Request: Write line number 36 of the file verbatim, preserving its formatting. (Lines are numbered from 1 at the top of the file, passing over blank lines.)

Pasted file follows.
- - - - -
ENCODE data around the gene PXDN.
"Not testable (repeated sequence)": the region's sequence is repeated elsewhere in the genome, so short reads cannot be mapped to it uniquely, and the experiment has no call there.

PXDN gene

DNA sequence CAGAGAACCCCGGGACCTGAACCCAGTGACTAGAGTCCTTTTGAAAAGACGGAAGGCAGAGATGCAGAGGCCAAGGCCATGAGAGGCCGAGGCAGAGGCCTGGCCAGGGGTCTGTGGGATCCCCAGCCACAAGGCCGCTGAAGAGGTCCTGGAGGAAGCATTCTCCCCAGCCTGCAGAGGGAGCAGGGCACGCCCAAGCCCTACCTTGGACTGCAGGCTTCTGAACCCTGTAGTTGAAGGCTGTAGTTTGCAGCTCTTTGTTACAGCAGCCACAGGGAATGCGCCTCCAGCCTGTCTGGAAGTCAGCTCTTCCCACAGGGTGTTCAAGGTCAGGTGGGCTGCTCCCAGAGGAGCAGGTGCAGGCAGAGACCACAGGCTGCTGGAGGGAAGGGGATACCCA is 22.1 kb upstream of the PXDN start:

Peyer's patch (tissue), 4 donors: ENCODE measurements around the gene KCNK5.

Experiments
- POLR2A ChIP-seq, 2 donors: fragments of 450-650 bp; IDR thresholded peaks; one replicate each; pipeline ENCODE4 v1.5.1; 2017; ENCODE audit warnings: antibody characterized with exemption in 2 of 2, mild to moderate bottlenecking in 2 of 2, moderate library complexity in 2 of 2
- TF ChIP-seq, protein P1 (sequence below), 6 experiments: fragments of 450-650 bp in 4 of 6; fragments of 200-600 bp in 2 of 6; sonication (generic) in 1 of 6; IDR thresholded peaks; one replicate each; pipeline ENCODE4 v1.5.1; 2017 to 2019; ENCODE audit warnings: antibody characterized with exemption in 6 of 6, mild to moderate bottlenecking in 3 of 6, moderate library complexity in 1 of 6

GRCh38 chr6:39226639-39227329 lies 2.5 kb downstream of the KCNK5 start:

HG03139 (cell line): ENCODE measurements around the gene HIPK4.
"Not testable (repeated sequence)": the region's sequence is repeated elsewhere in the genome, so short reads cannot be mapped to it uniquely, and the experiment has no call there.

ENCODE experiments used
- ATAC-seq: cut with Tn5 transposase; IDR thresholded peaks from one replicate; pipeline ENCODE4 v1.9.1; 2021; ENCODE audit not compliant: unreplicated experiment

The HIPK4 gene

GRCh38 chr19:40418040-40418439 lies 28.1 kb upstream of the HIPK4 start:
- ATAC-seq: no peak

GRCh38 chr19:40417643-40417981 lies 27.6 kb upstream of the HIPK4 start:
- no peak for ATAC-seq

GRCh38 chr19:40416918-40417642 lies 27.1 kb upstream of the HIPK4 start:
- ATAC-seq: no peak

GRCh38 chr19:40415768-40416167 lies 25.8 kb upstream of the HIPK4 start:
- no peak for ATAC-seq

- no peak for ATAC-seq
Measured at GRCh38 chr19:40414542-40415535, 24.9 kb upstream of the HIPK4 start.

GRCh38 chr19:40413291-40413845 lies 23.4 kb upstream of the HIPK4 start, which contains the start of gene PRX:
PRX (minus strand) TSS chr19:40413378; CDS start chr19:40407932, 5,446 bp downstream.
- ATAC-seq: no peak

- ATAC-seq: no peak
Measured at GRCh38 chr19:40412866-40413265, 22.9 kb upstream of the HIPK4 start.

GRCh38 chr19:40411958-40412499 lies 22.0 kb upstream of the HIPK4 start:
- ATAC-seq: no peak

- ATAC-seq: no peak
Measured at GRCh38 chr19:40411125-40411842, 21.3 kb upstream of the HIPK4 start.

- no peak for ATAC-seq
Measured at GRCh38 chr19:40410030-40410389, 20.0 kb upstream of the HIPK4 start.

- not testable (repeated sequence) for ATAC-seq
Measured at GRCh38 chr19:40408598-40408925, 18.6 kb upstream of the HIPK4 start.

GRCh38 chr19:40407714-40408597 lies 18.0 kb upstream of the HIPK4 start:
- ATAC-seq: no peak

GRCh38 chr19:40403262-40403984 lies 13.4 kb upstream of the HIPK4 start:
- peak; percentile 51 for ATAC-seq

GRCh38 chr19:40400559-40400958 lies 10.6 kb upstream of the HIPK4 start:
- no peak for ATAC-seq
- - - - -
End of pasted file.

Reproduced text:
- not testable (repeated sequence) for ATAC-seq